The bottom line here for investors thinking long-term should really be less a matter of what they think of Xerox' performance vis-a-vis Wall Street's expectations but rather their assessment of Thoman's ability to pull off the reorganization, both operationally and on the product side, while handling his competition.

In interviews and other public statements, Thoman has expressed optimism. Investors who've bought into that might want to start looking more carefully at Xerox with the stock currently out of favor. But with near-term performance anything but guaranteed and a balance sheet long on debt, some caution is probably warranted.

Jupiter Looms Large After IPO
By Richard McCaffery (TMF Gibson)

Whose research do you think all those hot Internet stocks use to pitch investment bankers, anyway?

Internet research firm Jupiter Communications (Nasdaq: JPTR) sold its first shares to the public today at $21 a pop, and shareholders watched as the price doubled by early afternoon.

That gave the New York-based company a market value of around $120 million. Investment bank Donaldson, Lufkin & Jenrette (NYSE: DLJ) initially priced the IPO in the $15 to $17 range, boosted it to $18 to $20 yesterday, then sat back as Internet euphoria sent the shares flying.

One thing refreshing about Jupiter: It's easy for investors to understand what the company does. Jupiter spots Internet trends, makes market forecasts, and offers research-oriented seminars and conferences.

It forecasts, for example, that online holiday sales will double to $6 billion in 1999, and skyrocket to $78 billion by 2003. It predicts that kids and teenagers will spend $1.3 billion online in 2002, and that the online travel industry will hit $17 billion by 2003. This is great stuff, the kind of information reporters, researchers, executives, and bankers rely on to pick winning companies, products, and strategies.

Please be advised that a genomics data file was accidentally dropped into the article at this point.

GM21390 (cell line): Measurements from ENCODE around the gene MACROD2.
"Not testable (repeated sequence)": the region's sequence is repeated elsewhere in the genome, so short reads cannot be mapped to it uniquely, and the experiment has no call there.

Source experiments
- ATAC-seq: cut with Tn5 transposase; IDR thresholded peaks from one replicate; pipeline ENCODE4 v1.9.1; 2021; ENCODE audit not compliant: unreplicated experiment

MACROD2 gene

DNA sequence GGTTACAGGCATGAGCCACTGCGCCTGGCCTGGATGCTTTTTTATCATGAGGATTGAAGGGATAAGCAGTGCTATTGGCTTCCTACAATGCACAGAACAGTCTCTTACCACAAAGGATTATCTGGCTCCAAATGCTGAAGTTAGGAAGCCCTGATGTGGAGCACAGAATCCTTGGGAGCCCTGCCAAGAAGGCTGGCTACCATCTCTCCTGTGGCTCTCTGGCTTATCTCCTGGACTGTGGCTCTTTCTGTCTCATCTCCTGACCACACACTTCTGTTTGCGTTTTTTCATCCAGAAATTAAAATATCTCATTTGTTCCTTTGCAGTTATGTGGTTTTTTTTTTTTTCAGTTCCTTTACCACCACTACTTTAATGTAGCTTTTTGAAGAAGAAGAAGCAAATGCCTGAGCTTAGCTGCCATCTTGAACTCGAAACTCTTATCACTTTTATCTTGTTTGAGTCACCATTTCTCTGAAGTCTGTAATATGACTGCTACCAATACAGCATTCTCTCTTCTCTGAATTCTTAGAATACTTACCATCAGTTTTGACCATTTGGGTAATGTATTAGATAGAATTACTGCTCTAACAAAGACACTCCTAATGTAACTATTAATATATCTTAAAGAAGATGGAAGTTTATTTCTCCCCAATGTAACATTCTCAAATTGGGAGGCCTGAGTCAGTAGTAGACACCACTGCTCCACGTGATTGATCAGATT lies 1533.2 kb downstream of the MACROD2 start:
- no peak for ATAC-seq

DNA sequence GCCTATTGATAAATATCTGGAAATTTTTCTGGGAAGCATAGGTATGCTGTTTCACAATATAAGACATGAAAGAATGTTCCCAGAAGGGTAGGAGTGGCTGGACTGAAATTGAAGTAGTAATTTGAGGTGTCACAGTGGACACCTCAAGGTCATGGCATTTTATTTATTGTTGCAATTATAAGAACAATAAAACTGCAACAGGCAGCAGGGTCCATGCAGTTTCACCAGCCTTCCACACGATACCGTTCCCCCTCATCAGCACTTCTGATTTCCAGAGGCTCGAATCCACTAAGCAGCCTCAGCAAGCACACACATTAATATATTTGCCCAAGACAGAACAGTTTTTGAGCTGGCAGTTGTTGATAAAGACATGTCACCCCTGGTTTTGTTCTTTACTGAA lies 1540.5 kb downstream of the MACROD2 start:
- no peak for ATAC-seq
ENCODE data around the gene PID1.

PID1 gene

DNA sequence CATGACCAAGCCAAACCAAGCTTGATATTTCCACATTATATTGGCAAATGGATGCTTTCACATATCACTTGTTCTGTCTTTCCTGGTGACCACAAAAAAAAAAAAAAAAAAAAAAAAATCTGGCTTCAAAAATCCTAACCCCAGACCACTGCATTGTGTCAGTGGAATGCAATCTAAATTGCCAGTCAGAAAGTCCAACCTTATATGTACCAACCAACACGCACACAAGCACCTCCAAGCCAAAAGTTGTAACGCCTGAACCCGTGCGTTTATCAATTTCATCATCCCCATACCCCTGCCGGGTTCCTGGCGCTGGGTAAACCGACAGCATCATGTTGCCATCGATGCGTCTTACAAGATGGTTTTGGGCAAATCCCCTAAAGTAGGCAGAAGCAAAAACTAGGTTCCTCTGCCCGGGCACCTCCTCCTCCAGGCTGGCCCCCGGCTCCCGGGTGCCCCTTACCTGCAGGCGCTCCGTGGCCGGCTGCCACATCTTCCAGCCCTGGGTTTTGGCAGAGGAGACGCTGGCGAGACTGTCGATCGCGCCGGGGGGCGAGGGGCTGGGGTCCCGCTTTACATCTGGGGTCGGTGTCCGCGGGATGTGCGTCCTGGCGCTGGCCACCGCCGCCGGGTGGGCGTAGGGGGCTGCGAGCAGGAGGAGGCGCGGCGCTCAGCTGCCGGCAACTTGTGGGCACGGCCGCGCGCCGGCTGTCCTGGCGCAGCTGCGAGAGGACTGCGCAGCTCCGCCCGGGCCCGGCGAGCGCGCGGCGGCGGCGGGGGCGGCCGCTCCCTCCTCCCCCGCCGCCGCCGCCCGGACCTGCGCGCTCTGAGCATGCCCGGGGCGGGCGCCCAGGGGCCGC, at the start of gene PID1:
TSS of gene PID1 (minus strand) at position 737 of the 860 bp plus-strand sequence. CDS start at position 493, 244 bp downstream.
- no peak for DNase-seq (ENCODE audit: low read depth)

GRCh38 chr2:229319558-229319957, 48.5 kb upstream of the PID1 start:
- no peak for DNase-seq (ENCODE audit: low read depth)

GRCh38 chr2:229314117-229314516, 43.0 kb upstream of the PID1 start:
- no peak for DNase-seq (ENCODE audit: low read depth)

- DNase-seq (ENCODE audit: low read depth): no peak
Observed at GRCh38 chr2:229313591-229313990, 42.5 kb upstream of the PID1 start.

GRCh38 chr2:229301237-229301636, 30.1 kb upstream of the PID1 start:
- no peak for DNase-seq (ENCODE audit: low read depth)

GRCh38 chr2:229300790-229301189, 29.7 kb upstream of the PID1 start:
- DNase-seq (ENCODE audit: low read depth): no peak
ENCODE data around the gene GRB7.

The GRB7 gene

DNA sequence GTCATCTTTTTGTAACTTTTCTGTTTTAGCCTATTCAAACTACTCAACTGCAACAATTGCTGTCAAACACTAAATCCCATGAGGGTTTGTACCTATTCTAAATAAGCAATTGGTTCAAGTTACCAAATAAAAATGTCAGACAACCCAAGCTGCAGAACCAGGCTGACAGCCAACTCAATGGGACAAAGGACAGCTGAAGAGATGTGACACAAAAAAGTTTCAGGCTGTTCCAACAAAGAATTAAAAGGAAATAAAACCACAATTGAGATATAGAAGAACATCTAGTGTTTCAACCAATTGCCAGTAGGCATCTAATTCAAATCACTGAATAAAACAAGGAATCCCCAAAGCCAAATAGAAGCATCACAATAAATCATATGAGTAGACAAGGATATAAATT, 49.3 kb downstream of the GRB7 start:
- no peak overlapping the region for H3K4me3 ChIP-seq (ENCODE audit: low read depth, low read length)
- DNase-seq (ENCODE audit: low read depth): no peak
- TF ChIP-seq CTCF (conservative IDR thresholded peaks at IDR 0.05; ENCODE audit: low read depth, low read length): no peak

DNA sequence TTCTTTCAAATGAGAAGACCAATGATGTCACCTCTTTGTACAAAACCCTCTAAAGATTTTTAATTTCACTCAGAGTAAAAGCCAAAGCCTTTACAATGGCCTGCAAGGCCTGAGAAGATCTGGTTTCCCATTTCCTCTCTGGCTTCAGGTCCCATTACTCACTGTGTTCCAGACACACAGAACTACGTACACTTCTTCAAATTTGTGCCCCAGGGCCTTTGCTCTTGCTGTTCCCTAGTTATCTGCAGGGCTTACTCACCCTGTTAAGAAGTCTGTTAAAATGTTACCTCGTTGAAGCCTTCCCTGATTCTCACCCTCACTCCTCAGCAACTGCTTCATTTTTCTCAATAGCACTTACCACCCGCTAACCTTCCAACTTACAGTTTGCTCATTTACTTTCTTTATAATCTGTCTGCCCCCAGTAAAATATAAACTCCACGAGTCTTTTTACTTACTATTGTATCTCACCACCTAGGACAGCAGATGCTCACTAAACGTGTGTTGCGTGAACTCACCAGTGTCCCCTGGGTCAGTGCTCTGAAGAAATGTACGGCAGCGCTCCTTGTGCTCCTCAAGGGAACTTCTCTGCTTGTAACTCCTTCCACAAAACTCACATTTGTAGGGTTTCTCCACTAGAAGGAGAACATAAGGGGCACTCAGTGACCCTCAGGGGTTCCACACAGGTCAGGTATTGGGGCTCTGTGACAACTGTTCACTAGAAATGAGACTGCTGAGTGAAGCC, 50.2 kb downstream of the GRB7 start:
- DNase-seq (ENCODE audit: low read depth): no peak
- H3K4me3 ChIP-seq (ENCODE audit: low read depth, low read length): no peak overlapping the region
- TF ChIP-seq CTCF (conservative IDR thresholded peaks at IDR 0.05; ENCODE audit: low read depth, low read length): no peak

Founded in 1994, Jupiter focuses on Internet commerce. The company's flagship offering is an online subscription product called Strategic Planning Services, which details the fast-changing world of Internet technology. Clients subscribe to one or more of the company's SPS offerings, which include monthly reports, weekly notes, an online library, and other detailed services.

Its revenue is growing fast. As of June 30, the company had 654 SPS clients, up from 421 in December 1998 and 145 in December 1997. Jupiter had $14.8 million in 1998 sales, and made $14.4 million in just the first six months of 1999. It's still an Internet company, however, and hasn't made a profit. Last year it lost $2.1 million. It managed to trim losses in the first six months of 1999 to just $130,000.

Losses are understandable for a start-up company in a new industry. Every fast-growing company balances the need to grab market share against near-term profitability.

But no one escapes at least a cursory cash flow statement analysis. On that point, Jupiter is cash flow positive for the first half of 1999 to the tune of about $3.2 million. This is largely due to an increase in deferred revenue, which represents money paid in advance for services like SPS, and is very common in the subscription business. However, it's the first time the company has been cash flow positive since 1996.

Accounts receivable were up 85% from December to June, which is pretty good for a company that grew sales 143% in the first six months of the year. Still, accounts receivable have been a big reason the company hasn't been cash flow positive historically, and investors should watch to make sure the company is balancing fast growth with strong asset management. Jupiter lists no long-term debt on its balance sheet.

Thanks to a sparkling debut, Jupiter is trading at about the same price as one of its competitors, Forrester Research (Nasdaq: FORR), a market research firm that's done very well for itself. Revenue and net income at the Cambridge, Massachusetts company grew 52% and 34.8%, respectively, compared to the same period a year ago. The company has an attractive profit margin of 12.2%, no long-term debt, and has been increasingly cash flow positive over the last three years.